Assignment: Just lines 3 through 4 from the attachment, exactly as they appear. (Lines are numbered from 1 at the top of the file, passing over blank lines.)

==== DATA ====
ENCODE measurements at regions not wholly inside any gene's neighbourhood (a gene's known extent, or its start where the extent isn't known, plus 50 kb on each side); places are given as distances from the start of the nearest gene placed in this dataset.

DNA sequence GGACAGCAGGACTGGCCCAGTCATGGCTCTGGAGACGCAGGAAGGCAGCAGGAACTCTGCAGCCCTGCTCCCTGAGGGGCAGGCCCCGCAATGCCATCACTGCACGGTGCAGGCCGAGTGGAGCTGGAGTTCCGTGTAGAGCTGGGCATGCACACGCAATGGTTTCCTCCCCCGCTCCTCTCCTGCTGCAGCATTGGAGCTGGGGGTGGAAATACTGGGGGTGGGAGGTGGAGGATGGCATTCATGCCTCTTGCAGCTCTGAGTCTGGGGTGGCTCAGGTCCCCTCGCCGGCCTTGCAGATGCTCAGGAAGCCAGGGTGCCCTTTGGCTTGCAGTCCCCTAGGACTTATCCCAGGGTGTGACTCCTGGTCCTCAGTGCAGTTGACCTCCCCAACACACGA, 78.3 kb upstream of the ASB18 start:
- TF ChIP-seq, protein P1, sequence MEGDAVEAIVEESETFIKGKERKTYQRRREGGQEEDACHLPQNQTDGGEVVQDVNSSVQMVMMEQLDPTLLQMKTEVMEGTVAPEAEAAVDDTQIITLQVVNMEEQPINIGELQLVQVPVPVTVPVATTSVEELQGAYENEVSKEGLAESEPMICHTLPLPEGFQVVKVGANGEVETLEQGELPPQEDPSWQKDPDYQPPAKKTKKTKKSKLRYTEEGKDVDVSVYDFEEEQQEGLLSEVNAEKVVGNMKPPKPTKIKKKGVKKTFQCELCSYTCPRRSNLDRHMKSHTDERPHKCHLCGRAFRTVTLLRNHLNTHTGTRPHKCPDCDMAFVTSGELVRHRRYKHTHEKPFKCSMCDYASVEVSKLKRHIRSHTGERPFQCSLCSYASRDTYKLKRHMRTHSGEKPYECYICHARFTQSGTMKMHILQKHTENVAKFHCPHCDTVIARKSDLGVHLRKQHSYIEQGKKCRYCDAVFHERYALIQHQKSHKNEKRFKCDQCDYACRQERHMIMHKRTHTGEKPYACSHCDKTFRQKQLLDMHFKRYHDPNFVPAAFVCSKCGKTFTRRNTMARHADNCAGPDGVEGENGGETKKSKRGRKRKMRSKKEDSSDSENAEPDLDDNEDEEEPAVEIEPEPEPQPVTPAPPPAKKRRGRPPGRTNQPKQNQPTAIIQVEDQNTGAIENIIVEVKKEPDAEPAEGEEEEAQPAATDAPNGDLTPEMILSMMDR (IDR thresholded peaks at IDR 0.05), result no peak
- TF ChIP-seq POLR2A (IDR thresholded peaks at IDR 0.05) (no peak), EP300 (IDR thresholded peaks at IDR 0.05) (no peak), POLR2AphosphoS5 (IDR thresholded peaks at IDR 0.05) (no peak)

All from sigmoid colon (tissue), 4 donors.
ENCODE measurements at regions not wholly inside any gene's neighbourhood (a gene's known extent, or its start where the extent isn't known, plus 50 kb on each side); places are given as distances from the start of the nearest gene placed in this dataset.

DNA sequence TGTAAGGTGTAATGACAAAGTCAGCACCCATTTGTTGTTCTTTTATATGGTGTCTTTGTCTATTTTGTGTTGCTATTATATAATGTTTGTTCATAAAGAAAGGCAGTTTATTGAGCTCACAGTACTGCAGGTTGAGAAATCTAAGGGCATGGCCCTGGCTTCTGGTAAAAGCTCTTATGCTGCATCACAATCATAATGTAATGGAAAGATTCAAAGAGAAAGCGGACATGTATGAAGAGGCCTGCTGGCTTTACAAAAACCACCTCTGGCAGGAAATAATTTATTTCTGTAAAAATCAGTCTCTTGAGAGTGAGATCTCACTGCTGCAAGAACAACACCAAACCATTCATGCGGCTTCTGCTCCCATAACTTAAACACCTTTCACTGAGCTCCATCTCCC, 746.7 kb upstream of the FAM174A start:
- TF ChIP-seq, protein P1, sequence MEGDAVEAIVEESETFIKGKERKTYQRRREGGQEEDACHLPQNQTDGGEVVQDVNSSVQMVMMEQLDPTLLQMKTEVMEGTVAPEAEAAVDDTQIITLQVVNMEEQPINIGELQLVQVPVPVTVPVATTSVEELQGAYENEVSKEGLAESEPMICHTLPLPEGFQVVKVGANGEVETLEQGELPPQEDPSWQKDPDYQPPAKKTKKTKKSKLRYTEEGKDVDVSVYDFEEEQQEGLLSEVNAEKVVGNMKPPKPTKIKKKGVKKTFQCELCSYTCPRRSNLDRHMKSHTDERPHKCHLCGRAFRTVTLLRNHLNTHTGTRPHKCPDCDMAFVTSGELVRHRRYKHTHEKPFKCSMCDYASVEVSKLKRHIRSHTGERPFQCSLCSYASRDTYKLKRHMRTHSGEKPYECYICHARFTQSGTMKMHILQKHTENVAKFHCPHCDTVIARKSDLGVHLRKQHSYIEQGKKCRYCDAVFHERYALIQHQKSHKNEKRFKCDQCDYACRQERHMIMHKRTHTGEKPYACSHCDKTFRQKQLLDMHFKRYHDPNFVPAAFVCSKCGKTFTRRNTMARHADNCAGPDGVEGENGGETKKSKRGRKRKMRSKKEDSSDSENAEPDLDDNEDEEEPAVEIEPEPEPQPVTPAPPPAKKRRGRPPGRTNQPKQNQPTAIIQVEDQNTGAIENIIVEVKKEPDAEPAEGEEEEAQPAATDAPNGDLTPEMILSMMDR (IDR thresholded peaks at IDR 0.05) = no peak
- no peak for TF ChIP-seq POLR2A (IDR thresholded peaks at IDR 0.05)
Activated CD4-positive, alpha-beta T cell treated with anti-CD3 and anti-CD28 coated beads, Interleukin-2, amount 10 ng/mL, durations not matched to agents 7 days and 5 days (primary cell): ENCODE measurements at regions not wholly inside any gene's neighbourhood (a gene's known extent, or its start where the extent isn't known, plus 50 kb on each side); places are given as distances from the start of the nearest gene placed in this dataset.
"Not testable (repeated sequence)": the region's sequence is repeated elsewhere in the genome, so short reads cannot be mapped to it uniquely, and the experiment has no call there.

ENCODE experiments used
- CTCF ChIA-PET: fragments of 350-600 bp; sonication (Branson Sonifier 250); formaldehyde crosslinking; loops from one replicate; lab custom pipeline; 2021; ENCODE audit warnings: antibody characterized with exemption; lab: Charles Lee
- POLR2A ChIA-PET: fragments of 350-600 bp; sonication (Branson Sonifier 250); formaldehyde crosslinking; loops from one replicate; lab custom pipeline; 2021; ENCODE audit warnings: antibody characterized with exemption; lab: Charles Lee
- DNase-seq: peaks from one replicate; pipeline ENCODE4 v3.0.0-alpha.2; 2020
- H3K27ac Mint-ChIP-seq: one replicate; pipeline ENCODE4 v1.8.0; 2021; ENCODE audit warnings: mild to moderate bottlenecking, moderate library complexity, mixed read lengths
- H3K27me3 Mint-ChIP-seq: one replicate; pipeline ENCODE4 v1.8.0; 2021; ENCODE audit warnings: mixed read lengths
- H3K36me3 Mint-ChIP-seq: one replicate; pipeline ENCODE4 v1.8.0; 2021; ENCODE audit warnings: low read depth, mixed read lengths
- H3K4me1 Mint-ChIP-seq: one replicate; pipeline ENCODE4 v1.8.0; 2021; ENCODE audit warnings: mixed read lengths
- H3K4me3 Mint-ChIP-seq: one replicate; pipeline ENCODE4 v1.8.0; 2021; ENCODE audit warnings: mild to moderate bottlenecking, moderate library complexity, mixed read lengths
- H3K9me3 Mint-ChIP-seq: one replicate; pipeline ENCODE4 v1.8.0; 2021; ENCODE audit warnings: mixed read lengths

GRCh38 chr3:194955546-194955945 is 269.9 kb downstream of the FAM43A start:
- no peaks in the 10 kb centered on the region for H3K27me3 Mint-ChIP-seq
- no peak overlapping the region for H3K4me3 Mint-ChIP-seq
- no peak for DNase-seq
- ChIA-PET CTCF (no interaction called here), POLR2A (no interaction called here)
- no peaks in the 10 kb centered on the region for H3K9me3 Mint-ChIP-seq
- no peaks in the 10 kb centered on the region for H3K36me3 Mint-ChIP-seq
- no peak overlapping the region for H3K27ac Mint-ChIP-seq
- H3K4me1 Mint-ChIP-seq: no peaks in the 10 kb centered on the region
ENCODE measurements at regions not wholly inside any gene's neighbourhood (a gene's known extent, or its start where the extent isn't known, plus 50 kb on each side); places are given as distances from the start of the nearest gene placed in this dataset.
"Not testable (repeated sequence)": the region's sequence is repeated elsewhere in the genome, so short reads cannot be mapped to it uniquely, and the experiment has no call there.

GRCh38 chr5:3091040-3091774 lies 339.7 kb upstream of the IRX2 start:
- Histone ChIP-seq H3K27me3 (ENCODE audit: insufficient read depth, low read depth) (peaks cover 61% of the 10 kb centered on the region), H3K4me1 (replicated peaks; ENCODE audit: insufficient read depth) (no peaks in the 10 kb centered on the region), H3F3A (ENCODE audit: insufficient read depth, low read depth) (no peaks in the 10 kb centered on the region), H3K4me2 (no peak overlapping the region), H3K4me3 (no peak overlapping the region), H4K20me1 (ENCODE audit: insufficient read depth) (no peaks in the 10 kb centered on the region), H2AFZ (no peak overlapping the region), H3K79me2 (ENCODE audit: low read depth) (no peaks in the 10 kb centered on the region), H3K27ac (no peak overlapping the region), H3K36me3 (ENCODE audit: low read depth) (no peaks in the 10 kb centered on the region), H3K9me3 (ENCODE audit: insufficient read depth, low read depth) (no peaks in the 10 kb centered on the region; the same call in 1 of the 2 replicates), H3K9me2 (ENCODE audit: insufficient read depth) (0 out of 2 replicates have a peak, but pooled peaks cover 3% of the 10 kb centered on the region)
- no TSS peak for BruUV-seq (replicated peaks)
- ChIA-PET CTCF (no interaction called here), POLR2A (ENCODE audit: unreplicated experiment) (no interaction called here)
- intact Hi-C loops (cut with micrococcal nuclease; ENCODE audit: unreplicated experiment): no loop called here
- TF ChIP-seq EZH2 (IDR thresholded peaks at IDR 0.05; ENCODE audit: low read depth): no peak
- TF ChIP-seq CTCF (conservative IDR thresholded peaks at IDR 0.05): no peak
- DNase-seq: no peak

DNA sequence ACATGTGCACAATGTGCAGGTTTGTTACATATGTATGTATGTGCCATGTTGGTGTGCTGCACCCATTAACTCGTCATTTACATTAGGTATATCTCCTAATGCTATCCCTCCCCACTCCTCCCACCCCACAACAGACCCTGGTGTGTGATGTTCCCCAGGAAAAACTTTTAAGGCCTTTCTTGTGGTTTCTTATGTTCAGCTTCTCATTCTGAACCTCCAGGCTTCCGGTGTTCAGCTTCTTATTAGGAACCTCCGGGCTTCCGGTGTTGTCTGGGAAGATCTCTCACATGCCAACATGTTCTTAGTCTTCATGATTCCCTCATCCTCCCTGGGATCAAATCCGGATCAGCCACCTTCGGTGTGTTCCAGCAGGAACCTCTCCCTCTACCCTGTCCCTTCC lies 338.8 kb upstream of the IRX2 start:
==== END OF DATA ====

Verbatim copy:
- TF ChIP-seq, protein P1, sequence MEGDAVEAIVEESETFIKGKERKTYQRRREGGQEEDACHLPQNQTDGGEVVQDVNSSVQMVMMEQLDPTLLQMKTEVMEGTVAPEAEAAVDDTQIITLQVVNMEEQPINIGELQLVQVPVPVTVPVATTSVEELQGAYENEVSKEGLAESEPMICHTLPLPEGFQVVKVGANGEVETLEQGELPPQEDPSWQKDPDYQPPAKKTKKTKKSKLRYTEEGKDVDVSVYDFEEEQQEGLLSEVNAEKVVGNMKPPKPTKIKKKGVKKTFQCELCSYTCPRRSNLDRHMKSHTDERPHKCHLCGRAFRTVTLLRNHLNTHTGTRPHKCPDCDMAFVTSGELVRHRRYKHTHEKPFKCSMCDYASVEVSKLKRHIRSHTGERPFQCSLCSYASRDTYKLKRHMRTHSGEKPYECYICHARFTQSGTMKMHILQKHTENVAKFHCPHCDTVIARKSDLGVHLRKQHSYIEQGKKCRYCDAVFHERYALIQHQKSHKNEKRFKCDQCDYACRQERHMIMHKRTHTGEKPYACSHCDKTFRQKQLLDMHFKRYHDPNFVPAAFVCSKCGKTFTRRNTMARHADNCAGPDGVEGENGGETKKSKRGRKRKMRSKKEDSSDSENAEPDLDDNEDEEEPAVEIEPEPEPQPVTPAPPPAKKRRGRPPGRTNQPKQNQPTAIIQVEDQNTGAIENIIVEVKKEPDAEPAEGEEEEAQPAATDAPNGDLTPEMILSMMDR (IDR thresholded peaks at IDR 0.05), result no peak
- TF ChIP-seq POLR2A (IDR thresholded peaks at IDR 0.05) (no peak), EP300 (IDR thresholded peaks at IDR 0.05) (no peak), POLR2AphosphoS5 (IDR thresholded peaks at IDR 0.05) (no peak)